I’m kind of surprised that these latest changes have unfolded the way they have, as they seem to be at odds with the announced changes to guilds in Cataclysm. Or perhaps the shift in guild role is intended: if gear availability is normalized, and any guild of 10 or more people should be able to see all the raid content on normal mode, then what differentiates guilds is their people, policies and fringe benefits.
Advertising Your Intangibles
Guild Leaders should take this into account, especially if they aren’t at the leading edge of progression. Top-tier guilds know what draws people to them, and usually don’t have trouble filling spots as they open up. Guilds who are in the wide middle band with everyone else should take some time to think about what makes them stand out from the alternatives. Do you offer some kind of profit-sharing? An alt-friendly loot policy? Perhaps you have a solid reputation on your realm and that makes you stand out.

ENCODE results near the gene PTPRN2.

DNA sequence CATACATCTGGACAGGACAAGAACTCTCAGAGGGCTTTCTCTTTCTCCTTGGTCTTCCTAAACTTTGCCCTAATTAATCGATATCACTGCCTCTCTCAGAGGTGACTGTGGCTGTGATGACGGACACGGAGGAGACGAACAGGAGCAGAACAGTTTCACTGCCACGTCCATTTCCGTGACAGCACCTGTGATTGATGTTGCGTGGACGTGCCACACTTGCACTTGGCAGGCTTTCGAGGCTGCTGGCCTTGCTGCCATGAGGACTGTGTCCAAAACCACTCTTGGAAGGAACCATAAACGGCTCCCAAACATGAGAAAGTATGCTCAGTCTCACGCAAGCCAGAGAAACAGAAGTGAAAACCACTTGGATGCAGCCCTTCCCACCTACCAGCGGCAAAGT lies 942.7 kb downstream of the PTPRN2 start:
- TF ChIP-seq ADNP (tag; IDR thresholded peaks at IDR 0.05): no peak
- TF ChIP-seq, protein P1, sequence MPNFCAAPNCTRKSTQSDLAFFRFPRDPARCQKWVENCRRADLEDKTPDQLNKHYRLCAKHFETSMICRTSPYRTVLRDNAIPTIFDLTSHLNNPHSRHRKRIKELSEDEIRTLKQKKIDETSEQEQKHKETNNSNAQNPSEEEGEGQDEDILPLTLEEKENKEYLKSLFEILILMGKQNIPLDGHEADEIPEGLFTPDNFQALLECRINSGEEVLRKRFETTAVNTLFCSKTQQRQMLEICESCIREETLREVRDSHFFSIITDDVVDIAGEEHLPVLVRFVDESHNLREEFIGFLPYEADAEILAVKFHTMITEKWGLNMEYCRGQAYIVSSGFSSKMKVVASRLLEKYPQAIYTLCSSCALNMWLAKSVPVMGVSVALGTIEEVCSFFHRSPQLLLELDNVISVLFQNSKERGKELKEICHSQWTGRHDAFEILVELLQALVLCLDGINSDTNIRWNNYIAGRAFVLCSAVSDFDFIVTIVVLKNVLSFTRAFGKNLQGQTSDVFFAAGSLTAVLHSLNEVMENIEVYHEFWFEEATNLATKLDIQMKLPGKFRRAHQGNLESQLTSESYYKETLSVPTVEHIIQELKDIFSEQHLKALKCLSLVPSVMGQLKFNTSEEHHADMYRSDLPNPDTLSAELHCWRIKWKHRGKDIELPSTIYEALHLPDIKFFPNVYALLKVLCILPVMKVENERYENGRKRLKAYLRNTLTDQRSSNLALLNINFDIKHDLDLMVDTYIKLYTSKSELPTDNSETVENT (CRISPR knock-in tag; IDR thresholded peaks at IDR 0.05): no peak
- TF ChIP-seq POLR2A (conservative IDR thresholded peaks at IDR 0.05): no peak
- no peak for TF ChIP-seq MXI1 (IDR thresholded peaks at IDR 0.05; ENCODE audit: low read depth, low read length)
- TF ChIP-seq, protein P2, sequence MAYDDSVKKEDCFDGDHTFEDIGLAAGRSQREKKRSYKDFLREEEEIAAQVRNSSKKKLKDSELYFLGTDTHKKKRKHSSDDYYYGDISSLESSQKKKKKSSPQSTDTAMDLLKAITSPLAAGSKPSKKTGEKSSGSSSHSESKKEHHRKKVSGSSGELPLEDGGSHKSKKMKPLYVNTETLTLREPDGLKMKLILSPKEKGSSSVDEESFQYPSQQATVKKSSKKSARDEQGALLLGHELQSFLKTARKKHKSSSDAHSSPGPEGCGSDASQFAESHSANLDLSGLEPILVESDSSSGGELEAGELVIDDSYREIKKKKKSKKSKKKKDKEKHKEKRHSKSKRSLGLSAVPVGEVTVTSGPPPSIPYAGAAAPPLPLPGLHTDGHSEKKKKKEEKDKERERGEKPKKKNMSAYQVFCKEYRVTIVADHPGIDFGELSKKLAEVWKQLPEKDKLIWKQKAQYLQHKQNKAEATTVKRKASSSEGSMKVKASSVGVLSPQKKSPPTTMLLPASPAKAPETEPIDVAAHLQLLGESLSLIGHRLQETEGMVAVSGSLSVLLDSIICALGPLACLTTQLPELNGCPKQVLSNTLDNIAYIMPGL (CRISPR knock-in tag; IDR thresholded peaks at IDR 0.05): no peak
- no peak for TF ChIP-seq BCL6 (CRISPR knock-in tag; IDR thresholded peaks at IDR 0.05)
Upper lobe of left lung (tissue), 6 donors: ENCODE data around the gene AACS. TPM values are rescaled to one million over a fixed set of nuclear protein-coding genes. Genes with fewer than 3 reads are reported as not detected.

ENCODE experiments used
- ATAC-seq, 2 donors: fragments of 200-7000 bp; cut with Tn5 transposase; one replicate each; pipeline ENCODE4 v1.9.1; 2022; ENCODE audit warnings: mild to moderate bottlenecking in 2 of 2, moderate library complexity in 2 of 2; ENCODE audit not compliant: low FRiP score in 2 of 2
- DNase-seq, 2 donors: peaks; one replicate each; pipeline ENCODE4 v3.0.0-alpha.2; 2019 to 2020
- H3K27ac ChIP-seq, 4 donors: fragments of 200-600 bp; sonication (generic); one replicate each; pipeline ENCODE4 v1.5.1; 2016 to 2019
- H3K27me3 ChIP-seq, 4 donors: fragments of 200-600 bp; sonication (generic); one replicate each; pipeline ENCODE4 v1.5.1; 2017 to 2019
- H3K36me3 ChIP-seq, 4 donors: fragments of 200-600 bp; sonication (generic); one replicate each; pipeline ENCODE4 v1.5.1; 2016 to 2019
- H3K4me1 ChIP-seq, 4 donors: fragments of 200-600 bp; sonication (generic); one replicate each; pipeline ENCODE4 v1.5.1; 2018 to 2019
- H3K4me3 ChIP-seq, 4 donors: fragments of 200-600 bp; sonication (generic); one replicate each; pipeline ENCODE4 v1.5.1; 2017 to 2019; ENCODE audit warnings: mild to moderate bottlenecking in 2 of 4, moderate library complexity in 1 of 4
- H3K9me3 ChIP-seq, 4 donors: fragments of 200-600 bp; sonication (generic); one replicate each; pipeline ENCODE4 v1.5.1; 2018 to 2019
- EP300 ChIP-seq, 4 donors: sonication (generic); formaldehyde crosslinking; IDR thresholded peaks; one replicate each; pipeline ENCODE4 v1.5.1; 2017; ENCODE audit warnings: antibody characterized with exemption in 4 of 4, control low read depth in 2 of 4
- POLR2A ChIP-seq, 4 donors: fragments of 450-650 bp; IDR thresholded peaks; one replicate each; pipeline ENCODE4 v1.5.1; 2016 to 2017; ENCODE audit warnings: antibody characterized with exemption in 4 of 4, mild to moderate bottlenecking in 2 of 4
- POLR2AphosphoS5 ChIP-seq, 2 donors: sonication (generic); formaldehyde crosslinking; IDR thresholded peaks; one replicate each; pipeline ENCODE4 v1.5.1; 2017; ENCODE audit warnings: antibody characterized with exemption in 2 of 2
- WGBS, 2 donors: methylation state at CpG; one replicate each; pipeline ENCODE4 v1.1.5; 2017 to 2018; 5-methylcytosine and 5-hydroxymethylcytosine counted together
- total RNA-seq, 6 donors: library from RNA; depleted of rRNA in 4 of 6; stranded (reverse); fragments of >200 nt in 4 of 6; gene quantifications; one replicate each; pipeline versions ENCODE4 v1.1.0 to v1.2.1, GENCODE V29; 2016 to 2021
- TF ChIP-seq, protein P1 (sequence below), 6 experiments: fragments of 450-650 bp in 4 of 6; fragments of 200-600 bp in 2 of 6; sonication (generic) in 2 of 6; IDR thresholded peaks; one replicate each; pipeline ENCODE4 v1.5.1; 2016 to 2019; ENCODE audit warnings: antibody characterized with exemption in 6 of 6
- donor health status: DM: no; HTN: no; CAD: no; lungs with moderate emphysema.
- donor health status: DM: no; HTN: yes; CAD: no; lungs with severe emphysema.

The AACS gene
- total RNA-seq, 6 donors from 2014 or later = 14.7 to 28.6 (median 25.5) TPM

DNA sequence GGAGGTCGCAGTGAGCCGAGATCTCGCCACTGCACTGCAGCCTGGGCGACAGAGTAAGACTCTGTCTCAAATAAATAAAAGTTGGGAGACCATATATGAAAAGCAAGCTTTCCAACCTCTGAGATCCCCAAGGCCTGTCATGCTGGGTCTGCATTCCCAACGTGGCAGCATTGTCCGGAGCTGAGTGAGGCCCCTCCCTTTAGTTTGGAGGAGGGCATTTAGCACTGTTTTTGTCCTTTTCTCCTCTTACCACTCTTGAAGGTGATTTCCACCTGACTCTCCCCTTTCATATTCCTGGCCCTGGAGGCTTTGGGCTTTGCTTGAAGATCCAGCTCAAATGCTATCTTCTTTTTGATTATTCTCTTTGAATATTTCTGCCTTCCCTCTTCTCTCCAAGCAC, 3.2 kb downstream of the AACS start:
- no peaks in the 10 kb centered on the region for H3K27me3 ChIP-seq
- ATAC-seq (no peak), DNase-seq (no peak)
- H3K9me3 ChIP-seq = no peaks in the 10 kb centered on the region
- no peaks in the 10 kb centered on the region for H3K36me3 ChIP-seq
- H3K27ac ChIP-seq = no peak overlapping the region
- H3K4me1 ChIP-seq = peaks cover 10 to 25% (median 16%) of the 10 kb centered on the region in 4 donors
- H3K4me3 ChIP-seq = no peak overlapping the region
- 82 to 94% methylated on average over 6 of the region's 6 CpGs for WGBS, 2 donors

Take a look at a few of the guild recruitment posts on a site like TankSpot. They mostly deal with the mechanics: when do they raid, what level of gear / enchants / knowledge do you need, how do they distribute loot, and where they are in the progression curve. The intangibles, when mentioned, are often at the end of the post, and can mostly be summed up as “you need to fit” (whatever “fit” means for that guild – you’ll learn when in your trial period).
Depending on what motivates you to raid, you may want to look deeper into guilds when applying. If you’re looking at five guilds, all of which give you access to the same gear and have similar progression, what will sway your decision towards one or the other? What would it take to get you to hop to another guild?
Is this shift a good thing? I’m not sure. Certainly guilds put a lot of work into progression and gear, so to turn that into a commodity seems a bit unfair. But shouldn’t guilds be more about the people than the gear?
It will be interesting to see how this plays out, especially once Icecrown is truly doable by PUGs and the last difference between raiding with and without a guild falls away. This patch has been an incredible change to WoW, and I suspect we’re only seeing the start of a shift in perspective that will affect guilds, raiders, newbies and everyone in between in the lead-up to Cataclysm.
Until Next Time